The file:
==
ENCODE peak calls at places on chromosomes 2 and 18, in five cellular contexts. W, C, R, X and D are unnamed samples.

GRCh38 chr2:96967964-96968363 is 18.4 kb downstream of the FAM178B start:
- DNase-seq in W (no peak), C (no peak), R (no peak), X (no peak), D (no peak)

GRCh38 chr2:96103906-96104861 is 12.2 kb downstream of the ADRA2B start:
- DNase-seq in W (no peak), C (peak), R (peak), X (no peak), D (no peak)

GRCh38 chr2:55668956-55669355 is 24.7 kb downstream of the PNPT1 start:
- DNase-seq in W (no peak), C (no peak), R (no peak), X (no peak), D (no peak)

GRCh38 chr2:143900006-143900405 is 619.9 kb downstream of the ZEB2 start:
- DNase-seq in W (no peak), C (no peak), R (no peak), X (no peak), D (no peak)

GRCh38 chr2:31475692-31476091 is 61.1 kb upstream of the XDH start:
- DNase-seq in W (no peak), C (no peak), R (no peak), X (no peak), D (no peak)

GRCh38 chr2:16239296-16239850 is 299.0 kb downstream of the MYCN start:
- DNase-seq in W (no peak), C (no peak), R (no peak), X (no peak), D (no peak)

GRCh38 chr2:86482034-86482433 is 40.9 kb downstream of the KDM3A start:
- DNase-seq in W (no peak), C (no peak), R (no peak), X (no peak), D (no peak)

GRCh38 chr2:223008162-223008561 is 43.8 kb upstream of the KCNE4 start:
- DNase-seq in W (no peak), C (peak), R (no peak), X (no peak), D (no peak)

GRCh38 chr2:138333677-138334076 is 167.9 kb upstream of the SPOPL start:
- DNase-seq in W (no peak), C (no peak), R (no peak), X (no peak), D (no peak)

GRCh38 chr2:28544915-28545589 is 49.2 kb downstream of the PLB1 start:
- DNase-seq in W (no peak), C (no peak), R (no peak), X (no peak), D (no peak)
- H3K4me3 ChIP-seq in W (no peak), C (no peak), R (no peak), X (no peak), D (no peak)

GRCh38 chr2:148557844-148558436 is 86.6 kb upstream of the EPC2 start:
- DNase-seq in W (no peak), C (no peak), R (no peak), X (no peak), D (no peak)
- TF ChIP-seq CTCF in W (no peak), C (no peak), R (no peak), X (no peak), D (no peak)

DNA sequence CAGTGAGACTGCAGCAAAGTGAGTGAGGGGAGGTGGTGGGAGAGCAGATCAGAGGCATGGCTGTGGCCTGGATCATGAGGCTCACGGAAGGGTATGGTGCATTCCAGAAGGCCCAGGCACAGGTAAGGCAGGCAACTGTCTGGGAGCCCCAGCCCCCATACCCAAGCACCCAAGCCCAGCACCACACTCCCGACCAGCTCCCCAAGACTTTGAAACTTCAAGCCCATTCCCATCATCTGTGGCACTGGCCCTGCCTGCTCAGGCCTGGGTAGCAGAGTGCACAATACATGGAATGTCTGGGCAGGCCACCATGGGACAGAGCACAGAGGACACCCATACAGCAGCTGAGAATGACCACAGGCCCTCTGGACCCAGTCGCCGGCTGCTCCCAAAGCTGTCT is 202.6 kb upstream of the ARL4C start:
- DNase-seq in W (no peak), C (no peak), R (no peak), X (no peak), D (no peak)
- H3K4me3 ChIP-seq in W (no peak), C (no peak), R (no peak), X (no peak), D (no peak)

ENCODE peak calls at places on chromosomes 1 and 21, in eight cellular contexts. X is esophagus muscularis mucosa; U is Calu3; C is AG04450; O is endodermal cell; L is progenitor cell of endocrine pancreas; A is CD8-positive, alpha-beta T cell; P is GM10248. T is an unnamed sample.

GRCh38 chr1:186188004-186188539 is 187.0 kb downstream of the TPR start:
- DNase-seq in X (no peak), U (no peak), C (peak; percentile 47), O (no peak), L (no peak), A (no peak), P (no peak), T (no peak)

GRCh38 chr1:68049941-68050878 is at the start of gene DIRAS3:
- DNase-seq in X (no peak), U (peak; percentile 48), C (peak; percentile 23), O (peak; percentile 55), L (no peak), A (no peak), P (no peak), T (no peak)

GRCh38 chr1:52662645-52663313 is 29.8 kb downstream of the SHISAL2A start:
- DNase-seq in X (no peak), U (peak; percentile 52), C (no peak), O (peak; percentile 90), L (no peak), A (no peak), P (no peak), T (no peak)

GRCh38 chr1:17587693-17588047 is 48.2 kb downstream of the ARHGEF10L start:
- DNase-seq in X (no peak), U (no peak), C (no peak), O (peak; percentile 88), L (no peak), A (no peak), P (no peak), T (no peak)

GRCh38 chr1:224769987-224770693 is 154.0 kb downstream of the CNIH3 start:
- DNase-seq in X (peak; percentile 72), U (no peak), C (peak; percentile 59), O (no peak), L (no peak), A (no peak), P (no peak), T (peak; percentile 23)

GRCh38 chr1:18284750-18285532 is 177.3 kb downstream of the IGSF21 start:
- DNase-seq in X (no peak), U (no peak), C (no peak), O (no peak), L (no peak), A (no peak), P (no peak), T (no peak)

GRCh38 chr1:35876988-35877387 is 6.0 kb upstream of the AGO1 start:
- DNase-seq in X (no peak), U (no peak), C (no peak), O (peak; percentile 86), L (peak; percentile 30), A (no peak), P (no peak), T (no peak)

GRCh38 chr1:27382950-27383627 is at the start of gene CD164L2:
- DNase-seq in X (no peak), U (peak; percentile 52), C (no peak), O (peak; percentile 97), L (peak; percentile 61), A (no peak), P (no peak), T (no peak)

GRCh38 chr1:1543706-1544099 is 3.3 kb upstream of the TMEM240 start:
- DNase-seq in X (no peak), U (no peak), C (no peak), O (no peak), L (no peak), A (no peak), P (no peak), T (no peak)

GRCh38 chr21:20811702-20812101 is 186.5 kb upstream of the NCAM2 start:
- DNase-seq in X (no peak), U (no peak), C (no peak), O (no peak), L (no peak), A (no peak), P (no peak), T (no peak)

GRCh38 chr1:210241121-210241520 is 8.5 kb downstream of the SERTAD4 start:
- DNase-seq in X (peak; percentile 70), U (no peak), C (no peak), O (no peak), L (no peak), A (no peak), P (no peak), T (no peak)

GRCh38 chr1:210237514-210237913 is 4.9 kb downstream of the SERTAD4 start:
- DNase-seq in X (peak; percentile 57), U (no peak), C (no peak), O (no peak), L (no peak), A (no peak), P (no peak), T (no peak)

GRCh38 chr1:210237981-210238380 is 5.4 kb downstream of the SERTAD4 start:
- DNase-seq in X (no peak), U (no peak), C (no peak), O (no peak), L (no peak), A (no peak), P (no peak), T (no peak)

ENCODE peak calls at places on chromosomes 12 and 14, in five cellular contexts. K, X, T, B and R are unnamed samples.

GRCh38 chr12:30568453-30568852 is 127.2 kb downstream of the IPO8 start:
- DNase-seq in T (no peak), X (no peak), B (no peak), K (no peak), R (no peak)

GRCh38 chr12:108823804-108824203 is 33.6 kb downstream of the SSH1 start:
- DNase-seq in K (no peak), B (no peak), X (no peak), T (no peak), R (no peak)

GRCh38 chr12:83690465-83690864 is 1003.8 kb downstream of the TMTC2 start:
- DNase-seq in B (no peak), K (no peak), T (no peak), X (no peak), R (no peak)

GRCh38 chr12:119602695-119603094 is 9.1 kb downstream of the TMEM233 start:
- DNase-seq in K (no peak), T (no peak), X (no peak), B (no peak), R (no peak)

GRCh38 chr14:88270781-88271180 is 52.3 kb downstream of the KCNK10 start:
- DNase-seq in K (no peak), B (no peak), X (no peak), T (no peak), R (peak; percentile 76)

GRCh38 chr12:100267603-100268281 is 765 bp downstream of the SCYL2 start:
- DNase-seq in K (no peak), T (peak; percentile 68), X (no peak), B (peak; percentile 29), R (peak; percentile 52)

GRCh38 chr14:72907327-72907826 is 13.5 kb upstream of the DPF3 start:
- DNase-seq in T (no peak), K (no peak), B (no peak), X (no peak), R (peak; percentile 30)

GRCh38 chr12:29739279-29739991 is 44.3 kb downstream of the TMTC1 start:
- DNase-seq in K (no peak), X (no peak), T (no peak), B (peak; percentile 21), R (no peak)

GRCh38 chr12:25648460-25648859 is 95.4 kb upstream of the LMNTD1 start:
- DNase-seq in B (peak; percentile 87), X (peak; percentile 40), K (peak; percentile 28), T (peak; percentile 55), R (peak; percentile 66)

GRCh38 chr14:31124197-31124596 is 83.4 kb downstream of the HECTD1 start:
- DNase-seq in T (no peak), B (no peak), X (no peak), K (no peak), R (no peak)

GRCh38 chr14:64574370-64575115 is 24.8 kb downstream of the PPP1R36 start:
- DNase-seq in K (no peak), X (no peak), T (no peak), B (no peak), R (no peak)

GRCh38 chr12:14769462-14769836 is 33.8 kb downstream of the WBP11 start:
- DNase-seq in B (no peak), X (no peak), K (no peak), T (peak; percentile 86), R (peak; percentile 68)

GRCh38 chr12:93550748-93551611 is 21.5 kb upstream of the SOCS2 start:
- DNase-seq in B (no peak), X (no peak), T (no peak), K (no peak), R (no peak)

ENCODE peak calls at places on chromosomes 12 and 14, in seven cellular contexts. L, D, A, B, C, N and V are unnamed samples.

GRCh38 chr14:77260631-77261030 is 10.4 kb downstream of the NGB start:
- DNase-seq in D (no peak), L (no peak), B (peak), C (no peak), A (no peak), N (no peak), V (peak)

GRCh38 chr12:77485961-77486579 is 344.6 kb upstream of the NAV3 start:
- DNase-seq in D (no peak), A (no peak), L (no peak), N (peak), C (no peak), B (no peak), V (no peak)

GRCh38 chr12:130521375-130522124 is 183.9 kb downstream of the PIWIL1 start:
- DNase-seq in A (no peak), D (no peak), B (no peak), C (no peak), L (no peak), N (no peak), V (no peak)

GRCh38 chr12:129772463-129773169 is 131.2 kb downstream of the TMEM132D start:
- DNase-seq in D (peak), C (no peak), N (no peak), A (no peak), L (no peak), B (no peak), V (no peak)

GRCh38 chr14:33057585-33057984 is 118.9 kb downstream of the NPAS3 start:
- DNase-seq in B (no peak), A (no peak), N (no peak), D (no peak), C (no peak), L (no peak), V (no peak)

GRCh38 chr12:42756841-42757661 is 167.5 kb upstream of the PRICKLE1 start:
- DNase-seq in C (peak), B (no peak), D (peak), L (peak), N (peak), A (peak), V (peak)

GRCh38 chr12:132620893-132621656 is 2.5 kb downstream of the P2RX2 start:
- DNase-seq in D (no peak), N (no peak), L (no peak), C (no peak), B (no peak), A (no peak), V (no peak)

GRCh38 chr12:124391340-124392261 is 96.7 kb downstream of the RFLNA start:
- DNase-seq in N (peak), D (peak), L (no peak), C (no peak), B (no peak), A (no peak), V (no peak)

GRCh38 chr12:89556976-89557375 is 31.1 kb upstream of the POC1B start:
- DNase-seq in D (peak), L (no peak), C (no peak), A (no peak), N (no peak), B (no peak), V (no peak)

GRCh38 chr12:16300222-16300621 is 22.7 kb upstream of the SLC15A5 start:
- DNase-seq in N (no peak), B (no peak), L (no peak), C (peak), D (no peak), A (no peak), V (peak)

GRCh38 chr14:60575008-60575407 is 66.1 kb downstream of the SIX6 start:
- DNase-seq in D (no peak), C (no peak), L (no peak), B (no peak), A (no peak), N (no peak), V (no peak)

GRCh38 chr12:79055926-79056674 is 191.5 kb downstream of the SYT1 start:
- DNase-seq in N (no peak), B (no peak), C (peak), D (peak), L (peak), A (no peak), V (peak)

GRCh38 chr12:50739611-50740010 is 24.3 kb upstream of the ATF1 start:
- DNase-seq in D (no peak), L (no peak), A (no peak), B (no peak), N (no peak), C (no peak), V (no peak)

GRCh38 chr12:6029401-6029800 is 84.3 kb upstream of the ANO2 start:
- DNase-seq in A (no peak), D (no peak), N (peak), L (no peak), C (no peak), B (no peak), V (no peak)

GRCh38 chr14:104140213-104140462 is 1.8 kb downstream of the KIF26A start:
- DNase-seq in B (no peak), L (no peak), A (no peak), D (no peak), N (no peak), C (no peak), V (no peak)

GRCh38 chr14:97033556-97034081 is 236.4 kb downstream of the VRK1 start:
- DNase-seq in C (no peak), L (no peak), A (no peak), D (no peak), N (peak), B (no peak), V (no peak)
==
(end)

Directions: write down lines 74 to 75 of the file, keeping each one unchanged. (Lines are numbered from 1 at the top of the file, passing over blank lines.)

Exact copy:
- DNase-seq in B (peak; percentile 87), X (peak; percentile 40), K (peak; percentile 28), T (peak; percentile 55), R (peak; percentile 66)

GRCh38 chr14:31124197-31124596 is 83.4 kb downstream of the HECTD1 start: